Introduction to Exothermic Welding


“Exothermic” is a chemical term used to describe a reaction that produces heat.

Exothermic welding, also known as “thermit welding” or “aluminothermic welding” is a welding process for permanently joining materials (usually copper conductors) that employs an exothermic reaction. The exothermic reaction requires no external heat or a power source. All that is required is a spark to initiate the reaction.

The exothermic reaction occurs between copper oxide and aluminium powder (contained within the weld metal) creating molten super-heated copper and an aluminium oxide slag. When an ignition spark comes into contact with the weld metal, it causes an exothermic reaction within the weld metal, melting and separating the metals. The aluminium rises to the top of the connection creating a slag leaving the molten copper to flow around the joint, creating the weld.

The KingsWeld exothermic connection is a permanent, maintenance-free weld that will not loosen overtime or deteriorate with age. The connections’ current carrying capability is equal to or greater than that of the conductors being joined. In other words, there is no increase in resistance in an exothermically welded connection, unlike in most pressure type (bolt/crimp) connections.

Throughout the world, exothermic welding process has been shown to be the best choice where safety, reliability, current carrying capacity and longevity are critical.


  1. The current carrying capacity of the connection is greater than or equal to that of the conductor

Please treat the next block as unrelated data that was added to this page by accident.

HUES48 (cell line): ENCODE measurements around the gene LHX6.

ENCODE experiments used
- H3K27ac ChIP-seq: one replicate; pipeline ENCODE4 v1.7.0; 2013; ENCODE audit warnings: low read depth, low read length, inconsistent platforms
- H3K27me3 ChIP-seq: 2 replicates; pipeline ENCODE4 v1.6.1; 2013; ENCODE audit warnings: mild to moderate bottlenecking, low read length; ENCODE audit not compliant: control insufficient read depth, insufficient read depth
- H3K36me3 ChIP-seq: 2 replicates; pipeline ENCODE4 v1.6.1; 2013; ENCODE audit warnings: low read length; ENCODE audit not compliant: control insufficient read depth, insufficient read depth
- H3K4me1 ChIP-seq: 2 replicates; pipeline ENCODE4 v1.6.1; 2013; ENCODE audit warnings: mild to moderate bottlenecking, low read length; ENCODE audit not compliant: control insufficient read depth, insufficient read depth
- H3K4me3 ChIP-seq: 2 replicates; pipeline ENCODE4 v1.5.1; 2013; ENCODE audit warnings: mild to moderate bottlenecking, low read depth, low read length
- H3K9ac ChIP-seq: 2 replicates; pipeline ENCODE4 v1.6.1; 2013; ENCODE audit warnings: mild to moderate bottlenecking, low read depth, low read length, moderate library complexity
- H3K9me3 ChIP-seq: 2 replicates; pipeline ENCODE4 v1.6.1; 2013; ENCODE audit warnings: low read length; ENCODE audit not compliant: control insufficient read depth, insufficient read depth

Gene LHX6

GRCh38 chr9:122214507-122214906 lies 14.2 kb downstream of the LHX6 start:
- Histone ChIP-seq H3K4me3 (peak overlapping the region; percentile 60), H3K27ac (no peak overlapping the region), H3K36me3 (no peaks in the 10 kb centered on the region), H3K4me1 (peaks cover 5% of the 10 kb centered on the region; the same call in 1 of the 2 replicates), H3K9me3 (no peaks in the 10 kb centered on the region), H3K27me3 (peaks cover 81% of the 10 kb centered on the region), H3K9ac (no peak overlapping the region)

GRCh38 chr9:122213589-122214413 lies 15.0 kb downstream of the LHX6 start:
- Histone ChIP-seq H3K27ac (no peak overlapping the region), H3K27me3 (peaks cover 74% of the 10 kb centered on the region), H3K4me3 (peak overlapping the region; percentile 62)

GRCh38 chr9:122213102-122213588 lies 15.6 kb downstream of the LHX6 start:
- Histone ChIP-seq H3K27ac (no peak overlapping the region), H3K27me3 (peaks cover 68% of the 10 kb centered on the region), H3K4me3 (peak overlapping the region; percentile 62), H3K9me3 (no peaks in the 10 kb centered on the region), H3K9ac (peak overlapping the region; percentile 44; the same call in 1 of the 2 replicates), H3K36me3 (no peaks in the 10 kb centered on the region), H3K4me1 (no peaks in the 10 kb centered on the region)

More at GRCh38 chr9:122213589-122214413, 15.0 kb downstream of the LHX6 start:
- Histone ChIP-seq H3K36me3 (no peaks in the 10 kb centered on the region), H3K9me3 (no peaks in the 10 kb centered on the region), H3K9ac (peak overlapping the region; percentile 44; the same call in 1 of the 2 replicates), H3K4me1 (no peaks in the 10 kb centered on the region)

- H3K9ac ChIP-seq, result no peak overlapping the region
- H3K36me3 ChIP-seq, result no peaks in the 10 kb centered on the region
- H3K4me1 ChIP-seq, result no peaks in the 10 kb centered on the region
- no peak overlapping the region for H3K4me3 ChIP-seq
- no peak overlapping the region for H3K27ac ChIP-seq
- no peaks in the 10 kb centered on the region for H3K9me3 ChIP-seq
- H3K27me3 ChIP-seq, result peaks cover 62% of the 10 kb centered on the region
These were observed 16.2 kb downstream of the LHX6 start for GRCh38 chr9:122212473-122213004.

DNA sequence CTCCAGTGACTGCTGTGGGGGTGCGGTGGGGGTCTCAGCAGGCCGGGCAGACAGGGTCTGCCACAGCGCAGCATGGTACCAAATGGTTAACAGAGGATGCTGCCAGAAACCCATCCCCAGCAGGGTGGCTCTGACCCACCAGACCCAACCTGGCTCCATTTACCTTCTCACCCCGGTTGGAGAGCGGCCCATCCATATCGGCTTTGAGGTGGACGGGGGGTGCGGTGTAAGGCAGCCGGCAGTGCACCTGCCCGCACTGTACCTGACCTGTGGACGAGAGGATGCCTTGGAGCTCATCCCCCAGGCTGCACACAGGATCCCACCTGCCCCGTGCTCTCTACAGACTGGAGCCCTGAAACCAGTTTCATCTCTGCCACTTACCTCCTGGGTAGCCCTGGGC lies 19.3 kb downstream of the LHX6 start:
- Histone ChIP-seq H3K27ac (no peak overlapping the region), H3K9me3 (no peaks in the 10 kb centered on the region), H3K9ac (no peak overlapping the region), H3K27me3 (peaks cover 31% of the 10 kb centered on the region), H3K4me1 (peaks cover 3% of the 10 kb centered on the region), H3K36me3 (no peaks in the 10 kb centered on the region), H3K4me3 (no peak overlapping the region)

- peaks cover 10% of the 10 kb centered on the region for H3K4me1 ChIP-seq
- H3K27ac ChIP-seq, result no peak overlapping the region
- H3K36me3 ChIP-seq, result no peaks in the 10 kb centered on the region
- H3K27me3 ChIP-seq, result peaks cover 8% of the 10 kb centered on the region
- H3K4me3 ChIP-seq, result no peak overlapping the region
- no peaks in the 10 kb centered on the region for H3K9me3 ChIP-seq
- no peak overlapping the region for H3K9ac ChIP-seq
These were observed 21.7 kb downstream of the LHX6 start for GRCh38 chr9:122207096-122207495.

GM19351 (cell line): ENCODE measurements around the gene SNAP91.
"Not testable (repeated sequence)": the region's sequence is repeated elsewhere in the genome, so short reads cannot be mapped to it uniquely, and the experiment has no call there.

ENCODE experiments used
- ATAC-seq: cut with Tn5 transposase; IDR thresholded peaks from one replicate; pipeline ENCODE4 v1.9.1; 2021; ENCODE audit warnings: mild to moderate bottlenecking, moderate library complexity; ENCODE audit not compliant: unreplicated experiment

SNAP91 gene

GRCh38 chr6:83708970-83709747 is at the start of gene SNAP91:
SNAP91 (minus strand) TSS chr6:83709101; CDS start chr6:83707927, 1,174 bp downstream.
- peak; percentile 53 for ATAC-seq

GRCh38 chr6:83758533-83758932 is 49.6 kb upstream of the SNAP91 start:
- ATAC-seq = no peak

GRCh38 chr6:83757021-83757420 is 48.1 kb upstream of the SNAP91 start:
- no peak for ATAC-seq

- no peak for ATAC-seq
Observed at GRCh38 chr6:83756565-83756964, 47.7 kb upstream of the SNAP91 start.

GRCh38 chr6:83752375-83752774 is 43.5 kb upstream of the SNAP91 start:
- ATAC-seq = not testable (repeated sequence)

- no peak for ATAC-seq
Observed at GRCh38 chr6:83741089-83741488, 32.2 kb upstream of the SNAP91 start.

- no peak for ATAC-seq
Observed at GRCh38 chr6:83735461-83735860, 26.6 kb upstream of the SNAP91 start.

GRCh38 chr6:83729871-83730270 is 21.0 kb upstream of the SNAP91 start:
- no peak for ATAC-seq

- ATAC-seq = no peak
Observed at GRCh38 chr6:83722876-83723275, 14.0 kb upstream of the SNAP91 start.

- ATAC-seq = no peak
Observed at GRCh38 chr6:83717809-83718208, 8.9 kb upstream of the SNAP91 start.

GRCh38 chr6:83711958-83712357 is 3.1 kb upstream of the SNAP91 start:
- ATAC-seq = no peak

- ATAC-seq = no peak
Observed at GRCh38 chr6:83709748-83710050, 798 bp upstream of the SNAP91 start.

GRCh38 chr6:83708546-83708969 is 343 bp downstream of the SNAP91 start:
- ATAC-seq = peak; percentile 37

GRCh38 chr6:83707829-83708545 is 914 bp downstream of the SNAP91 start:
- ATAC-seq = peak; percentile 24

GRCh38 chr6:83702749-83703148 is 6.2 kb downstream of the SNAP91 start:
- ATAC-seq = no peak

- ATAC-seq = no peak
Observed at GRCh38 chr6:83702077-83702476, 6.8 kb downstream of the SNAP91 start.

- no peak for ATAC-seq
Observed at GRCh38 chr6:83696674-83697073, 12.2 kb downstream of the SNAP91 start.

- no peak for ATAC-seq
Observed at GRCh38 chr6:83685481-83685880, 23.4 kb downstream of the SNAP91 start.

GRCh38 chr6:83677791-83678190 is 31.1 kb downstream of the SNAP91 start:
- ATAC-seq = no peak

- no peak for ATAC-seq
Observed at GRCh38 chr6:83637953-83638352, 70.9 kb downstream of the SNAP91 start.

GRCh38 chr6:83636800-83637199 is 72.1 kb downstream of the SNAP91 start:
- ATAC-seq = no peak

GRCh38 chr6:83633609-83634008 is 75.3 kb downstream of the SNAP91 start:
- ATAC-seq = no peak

2. Has a lower electrical resistance than a mechanical connection
  3. Does not deteriorate with age
  4. Does not loosen over time
  5. Can withstand repeated high current surges without deterioration
  6. Does not require an external power source
  7. Used to weld copper, copper alloys, copper bonded steel, various steel alloys, including stainless steel
  8. Quick and easy to install
  9. Exceptional corrosion resistance due a very high copper content (97%+)
  10. Fusion temperature is in excess of 2000°C forming a molecular bond

This adds up to a superior connection when compared to mechanical or pressure type (crimp) connectors.

This adds up to a superior connection when compared to mechanical or pressure type (crimp) connectors.



The KingsWeld Process

The KingsWeld exothermic welding process is a simple, self-contained, efficient way of welding copper-to-copper or copper-to-steel.

Each connection uses a KingsWeld weld metal which, when ignited, creates an exothermic reaction between copper oxide and aluminium powder.

The connections are produced inside a graphite mould, specifically designed to suit the size of conductors to be welded as well as the specific joint configuration.

Each exothermic connection requires a specific mould designed to suit the joint configuration and conductors being used. Each mould type requires a specific weld metal size. This can be found in our weld metal selection table.

Once the correct mould and weld metal have been selected, the process is simple and straightforward.

The conductors are positioned in the graphite mould. A steel retaining disc is then inserted into the mould before any weld metal is added. Only after the disc is in place and properly seated can the main weld metal (under the green cap) be poured into the reaction crucible. The ignition temperature of the main weld metal is approximately 1000°C. This is difficult to achieve and so we use a starter powder to start the exothermic reaction, this is contained under the red cap. The starter powder is similar to the main weld metal, but finer, allowing ignition at around 450°C (through using the spark from a flint ignitor).

The resultant exothermic reaction produces high temperature molten copper (in excess of 2000°C) and aluminium slag.

The molten copper melts the steel retaining disc and flows down the tap hole into the joint cavity. In doing so, the molten copper melts and welds the conductors into a solid homogenous joint.

The whole process takes no more than a few seconds. The aluminium oxide produced stays on top of the joint and is easily removed.